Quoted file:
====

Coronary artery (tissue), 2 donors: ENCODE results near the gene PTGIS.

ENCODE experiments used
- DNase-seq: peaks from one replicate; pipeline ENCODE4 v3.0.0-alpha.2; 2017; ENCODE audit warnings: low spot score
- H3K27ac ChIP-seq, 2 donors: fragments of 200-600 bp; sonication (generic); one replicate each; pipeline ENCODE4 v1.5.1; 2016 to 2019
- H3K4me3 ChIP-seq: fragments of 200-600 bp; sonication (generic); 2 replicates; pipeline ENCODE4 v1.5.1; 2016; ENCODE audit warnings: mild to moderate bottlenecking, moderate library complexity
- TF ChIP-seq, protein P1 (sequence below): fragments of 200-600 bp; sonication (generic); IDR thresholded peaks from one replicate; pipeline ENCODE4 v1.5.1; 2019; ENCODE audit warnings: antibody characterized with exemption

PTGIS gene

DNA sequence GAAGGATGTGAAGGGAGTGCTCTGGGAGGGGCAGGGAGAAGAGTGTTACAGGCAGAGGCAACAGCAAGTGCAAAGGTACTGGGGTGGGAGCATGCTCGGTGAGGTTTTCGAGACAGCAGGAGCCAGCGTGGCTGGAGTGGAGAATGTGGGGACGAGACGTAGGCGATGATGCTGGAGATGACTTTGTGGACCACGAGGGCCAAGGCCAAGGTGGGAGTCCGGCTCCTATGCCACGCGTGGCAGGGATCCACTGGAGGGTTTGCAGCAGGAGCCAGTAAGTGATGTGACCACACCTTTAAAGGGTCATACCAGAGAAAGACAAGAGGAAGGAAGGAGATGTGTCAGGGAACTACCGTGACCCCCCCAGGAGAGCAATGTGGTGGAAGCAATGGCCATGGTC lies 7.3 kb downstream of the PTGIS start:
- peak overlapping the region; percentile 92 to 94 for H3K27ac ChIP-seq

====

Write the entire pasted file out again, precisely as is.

Coronary artery (tissue), 2 donors: ENCODE results near the gene PTGIS.

ENCODE experiments used
- DNase-seq: peaks from one replicate; pipeline ENCODE4 v3.0.0-alpha.2; 2017; ENCODE audit warnings: low spot score
- H3K27ac ChIP-seq, 2 donors: fragments of 200-600 bp; sonication (generic); one replicate each; pipeline ENCODE4 v1.5.1; 2016 to 2019
- H3K4me3 ChIP-seq: fragments of 200-600 bp; sonication (generic); 2 replicates; pipeline ENCODE4 v1.5.1; 2016; ENCODE audit warnings: mild to moderate bottlenecking, moderate library complexity
- TF ChIP-seq, protein P1 (sequence below): fragments of 200-600 bp; sonication (generic); IDR thresholded peaks from one replicate; pipeline ENCODE4 v1.5.1; 2019; ENCODE audit warnings: antibody characterized with exemption

PTGIS gene

DNA sequence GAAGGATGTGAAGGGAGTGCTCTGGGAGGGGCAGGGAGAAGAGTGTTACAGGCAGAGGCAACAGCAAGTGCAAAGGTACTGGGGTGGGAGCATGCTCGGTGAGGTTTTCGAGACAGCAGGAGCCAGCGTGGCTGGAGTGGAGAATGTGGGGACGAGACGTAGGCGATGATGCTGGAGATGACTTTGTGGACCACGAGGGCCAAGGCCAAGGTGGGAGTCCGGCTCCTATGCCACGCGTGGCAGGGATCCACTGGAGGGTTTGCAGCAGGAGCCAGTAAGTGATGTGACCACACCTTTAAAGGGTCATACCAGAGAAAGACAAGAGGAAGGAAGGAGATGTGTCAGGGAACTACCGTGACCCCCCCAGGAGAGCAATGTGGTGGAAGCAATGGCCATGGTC lies 7.3 kb downstream of the PTGIS start:
- peak overlapping the region; percentile 92 to 94 for H3K27ac ChIP-seq